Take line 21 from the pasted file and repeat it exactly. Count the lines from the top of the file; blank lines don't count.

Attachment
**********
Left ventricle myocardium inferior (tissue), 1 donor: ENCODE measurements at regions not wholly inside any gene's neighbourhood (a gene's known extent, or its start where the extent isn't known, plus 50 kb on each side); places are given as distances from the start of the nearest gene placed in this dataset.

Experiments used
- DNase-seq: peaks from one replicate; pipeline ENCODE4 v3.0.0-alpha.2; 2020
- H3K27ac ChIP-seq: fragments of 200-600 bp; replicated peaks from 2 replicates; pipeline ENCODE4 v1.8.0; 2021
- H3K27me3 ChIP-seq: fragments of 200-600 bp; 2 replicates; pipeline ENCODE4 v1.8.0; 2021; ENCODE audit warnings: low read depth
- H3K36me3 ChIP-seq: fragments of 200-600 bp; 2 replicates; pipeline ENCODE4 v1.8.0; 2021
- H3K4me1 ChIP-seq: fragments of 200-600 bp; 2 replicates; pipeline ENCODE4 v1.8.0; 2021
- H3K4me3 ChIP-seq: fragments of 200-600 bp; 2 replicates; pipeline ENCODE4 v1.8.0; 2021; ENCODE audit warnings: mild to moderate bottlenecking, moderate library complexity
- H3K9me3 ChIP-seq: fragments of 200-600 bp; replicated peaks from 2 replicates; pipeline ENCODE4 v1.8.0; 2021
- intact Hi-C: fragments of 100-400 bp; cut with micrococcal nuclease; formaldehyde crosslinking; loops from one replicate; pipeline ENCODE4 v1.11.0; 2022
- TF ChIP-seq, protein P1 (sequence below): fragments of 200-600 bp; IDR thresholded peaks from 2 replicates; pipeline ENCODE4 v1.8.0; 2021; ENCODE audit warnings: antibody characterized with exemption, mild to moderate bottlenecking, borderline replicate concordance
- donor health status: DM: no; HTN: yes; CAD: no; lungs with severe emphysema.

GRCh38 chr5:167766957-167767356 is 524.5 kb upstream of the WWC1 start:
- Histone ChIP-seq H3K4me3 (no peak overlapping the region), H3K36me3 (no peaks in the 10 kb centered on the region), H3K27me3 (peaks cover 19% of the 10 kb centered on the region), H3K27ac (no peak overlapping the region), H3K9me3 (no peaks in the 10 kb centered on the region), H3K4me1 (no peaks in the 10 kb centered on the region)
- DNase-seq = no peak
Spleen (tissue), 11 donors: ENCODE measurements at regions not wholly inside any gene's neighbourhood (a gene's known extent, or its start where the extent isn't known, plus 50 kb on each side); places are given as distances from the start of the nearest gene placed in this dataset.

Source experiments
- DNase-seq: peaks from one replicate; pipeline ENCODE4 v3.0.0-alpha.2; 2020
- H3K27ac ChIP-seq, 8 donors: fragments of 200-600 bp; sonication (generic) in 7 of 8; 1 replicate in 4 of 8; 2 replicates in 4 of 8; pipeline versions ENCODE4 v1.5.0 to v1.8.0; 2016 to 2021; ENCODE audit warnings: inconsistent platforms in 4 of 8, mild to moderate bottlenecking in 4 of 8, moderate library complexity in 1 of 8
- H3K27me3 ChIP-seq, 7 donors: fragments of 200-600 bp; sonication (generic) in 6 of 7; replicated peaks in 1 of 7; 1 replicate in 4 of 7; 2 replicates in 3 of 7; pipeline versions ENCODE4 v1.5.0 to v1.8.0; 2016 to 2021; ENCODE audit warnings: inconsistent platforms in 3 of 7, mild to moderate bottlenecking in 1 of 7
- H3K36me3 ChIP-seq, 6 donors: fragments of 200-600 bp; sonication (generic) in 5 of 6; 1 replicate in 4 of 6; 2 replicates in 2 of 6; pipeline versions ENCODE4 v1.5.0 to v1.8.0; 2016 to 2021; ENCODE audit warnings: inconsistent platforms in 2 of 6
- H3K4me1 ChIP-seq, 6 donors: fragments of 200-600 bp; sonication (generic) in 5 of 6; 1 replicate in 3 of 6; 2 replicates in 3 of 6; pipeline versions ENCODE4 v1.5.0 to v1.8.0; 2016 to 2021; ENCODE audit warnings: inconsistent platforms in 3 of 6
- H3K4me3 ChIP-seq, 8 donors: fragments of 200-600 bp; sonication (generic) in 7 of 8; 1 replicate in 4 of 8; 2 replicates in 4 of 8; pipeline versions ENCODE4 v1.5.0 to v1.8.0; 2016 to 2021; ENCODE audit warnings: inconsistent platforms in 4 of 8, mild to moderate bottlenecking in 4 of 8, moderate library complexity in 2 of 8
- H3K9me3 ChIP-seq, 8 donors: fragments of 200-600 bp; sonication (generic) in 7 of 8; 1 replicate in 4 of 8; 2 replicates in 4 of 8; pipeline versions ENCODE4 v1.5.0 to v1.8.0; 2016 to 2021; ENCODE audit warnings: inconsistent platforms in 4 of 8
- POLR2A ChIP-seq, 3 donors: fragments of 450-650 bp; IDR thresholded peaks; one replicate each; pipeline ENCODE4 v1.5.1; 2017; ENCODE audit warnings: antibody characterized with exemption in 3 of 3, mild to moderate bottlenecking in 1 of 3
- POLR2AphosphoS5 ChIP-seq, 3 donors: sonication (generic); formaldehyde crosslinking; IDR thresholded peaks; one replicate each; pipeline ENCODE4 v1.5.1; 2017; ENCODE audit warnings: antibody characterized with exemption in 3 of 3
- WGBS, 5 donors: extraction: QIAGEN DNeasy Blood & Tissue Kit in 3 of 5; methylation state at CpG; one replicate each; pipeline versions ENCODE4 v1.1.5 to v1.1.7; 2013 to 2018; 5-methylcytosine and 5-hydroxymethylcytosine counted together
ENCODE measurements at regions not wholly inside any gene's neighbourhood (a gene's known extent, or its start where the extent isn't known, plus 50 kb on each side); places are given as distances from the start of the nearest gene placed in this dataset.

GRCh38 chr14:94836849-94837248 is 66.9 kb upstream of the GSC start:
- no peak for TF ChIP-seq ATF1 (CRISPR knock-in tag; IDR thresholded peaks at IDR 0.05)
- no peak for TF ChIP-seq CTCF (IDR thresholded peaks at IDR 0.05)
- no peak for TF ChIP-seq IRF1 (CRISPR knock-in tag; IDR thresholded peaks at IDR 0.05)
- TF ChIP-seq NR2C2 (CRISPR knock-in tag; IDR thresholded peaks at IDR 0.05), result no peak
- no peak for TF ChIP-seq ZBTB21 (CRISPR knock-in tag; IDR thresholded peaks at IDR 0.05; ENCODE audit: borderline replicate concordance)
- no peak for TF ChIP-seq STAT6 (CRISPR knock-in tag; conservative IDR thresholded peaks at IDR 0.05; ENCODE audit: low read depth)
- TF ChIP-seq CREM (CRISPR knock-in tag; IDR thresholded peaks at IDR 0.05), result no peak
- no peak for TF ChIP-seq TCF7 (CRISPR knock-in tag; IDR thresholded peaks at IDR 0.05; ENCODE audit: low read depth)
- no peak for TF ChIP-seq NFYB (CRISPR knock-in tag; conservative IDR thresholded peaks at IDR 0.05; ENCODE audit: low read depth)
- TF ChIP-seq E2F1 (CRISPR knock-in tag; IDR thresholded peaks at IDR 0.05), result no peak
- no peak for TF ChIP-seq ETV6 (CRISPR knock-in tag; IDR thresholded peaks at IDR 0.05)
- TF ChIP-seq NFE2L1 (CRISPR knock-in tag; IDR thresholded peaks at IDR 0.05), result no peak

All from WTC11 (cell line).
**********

- H3K36me3 ChIP-seq, 6 donors: fragments of 200-600 bp; sonication (generic) in 5 of 6; 1 replicate in 4 of 6; 2 replicates in 2 of 6; pipeline versions ENCODE4 v1.5.0 to v1.8.0; 2016 to 2021; ENCODE audit warnings: inconsistent platforms in 2 of 6